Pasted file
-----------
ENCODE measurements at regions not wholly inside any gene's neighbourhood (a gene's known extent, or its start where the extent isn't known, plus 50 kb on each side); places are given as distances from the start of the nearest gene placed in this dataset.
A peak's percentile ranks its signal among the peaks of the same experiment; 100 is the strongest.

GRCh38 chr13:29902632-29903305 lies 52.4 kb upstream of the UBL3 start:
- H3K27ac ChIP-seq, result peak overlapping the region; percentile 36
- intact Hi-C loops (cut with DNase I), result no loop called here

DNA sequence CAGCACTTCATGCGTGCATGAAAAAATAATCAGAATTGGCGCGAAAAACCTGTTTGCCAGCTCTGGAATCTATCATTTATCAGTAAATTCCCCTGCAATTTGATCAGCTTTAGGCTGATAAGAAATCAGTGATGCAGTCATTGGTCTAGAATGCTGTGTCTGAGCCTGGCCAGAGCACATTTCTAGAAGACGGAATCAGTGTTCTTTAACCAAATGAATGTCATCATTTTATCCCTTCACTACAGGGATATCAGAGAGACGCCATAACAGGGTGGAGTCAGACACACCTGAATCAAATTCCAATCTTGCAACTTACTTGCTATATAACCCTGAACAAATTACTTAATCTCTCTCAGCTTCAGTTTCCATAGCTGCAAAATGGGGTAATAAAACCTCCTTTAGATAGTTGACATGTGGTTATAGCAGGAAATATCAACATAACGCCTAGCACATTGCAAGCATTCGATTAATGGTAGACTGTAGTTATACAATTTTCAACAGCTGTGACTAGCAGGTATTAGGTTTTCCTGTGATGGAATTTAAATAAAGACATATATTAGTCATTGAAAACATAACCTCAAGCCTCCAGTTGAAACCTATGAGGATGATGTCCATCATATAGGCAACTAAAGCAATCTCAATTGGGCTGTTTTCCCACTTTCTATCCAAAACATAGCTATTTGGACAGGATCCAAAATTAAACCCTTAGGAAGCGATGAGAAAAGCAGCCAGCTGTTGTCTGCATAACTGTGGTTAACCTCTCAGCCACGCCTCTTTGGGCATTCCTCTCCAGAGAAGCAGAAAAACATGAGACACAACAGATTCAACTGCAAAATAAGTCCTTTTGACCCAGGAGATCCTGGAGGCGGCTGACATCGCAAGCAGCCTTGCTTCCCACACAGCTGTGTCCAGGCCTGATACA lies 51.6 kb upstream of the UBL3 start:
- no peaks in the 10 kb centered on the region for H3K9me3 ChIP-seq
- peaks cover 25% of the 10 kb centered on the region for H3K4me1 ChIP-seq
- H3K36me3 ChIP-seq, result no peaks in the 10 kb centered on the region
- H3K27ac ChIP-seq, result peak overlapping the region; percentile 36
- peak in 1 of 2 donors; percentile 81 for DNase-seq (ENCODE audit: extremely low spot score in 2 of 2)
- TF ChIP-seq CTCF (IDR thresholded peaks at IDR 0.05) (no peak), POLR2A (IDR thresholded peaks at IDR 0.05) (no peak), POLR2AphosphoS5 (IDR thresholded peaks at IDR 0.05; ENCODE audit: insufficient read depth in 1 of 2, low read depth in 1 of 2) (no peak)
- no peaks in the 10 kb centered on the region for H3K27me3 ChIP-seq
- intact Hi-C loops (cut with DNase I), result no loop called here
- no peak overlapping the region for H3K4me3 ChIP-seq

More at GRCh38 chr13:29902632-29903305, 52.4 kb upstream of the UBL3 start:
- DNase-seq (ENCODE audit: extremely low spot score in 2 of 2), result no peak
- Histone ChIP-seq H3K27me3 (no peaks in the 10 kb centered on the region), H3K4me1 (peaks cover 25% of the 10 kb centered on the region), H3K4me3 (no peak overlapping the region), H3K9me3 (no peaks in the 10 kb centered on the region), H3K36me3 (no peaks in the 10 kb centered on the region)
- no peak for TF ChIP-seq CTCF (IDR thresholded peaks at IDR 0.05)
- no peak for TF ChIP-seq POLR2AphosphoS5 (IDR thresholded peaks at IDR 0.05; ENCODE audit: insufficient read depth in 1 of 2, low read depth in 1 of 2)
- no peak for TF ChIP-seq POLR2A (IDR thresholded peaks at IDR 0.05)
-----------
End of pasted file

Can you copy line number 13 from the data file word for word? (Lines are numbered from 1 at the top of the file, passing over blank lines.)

- no peaks in the 10 kb centered on the region for H3K27me3 ChIP-seq